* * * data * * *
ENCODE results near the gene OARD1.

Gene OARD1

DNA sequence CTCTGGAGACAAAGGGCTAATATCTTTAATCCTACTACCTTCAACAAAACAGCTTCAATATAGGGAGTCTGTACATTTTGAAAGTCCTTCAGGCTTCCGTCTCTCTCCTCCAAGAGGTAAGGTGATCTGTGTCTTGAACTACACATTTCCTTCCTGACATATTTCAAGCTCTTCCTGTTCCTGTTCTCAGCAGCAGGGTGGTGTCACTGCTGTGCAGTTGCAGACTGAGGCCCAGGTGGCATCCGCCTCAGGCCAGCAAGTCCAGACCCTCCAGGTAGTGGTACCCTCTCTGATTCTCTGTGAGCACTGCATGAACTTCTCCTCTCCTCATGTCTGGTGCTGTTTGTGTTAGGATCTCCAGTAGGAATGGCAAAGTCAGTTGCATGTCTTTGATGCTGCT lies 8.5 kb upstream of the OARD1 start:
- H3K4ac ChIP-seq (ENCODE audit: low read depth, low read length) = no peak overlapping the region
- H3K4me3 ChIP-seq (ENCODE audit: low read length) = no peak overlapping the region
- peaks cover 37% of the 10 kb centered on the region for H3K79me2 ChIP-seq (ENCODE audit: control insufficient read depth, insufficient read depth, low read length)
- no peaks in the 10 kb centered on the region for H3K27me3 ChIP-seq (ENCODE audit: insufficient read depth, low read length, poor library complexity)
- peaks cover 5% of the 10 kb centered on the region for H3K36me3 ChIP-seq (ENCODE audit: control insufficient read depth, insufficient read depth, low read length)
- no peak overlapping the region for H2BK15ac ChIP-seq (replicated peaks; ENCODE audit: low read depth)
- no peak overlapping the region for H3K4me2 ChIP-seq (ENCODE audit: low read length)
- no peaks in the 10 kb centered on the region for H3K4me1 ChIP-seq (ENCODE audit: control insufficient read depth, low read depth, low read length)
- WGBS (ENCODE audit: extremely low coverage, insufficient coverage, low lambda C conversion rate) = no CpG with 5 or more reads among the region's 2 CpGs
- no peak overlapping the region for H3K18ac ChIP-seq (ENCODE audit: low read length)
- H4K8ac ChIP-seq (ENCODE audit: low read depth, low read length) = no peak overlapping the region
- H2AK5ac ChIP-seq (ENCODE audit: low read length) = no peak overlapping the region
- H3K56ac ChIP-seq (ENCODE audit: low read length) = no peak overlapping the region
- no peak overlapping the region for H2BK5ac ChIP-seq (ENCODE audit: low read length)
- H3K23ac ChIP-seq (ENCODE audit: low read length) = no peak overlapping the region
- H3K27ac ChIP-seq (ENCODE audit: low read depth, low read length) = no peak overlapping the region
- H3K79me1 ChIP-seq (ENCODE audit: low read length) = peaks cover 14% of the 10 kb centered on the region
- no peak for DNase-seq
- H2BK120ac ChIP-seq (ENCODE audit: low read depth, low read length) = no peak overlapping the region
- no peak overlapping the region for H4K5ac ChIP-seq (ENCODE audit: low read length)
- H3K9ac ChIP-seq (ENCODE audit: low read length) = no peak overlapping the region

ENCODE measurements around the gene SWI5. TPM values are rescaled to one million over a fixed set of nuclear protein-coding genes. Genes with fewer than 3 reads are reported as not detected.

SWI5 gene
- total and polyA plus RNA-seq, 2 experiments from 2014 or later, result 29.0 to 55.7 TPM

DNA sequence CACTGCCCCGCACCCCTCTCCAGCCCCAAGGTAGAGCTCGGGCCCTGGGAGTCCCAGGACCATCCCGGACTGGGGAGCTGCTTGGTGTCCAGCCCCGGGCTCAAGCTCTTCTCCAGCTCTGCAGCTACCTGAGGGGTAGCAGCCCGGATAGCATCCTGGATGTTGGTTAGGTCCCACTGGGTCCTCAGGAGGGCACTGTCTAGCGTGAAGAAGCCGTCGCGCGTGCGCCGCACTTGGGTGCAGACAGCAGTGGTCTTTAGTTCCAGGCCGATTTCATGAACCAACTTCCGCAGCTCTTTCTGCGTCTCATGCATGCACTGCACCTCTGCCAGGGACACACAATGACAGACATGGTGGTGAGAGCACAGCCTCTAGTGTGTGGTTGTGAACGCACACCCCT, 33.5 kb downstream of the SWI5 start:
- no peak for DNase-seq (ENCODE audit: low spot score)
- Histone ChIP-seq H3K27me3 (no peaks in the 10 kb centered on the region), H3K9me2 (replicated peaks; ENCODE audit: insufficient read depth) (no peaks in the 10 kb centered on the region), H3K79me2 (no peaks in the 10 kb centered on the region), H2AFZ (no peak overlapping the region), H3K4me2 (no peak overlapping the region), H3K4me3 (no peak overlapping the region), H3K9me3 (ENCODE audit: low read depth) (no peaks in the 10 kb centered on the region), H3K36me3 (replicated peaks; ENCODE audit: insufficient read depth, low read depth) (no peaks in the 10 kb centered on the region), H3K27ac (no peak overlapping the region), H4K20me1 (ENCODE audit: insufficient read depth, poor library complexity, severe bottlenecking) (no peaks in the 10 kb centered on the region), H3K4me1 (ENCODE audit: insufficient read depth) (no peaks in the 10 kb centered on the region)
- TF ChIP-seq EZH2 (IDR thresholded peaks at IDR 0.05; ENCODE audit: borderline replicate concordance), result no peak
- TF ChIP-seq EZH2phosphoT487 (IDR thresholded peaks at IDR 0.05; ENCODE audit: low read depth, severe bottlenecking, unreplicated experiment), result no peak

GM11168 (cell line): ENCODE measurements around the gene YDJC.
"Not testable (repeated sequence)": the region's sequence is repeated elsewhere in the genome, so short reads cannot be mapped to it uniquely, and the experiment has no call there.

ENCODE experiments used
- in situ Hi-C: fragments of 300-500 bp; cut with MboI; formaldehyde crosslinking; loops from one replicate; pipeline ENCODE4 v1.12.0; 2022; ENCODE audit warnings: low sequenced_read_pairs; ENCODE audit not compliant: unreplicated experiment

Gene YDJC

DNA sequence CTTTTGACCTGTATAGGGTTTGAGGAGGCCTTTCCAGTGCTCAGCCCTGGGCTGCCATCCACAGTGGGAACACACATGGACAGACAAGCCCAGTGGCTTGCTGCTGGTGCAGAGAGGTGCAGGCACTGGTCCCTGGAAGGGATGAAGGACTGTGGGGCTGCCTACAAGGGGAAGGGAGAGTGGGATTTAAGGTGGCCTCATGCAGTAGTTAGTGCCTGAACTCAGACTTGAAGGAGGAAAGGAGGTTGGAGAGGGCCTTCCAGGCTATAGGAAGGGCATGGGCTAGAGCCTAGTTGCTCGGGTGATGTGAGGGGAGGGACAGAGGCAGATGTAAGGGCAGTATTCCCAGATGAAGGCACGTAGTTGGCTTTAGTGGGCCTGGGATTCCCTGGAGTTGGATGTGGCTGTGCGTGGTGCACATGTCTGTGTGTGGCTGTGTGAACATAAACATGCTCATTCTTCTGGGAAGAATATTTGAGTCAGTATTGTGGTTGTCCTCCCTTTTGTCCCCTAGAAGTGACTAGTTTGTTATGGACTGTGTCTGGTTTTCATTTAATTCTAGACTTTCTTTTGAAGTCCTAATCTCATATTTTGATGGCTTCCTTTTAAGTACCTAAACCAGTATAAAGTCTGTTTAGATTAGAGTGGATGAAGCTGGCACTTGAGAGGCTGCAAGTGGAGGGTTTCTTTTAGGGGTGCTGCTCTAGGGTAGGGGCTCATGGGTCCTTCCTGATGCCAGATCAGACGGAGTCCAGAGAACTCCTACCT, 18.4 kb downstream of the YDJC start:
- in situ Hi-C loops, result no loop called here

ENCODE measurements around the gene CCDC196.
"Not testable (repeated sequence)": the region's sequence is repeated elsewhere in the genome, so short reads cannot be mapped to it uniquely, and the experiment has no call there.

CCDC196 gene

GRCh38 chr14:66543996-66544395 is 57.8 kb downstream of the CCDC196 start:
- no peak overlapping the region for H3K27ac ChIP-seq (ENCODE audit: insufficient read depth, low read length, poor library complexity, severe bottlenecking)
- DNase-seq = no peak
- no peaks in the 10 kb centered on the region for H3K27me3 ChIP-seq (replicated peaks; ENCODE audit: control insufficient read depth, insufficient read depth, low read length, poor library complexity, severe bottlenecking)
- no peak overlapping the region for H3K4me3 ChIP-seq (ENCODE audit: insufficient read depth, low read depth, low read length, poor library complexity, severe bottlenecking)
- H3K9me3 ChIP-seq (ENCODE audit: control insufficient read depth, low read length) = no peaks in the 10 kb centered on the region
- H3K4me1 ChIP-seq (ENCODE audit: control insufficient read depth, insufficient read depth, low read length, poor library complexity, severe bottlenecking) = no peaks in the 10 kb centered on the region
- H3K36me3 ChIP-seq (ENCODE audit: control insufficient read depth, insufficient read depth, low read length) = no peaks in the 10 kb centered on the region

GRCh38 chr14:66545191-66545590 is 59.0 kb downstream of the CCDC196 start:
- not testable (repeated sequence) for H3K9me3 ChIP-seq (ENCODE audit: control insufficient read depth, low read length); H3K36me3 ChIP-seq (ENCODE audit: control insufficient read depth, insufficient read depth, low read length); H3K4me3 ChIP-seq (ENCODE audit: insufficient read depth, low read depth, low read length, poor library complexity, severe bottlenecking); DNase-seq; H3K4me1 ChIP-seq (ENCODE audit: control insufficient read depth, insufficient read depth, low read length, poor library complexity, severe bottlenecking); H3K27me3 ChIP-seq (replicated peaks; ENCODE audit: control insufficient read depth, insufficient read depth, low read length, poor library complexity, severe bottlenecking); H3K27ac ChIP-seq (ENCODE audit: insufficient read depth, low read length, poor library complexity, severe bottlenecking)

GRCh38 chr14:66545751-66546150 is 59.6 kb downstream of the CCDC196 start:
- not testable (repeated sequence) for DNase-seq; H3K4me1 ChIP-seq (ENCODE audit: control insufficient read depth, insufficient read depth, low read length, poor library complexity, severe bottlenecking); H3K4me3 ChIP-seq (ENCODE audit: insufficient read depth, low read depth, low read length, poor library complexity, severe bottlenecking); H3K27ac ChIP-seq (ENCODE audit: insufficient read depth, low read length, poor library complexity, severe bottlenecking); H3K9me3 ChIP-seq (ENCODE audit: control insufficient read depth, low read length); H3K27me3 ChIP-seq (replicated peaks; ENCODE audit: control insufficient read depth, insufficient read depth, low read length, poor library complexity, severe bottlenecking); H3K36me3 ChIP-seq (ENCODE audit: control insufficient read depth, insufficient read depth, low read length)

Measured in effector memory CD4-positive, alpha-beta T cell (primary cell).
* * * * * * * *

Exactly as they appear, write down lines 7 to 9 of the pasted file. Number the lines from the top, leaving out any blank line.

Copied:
- no peaks in the 10 kb centered on the region for H3K27me3 ChIP-seq (ENCODE audit: insufficient read depth, low read length, poor library complexity)
- peaks cover 5% of the 10 kb centered on the region for H3K36me3 ChIP-seq (ENCODE audit: control insufficient read depth, insufficient read depth, low read length)
- no peak overlapping the region for H2BK15ac ChIP-seq (replicated peaks; ENCODE audit: low read depth)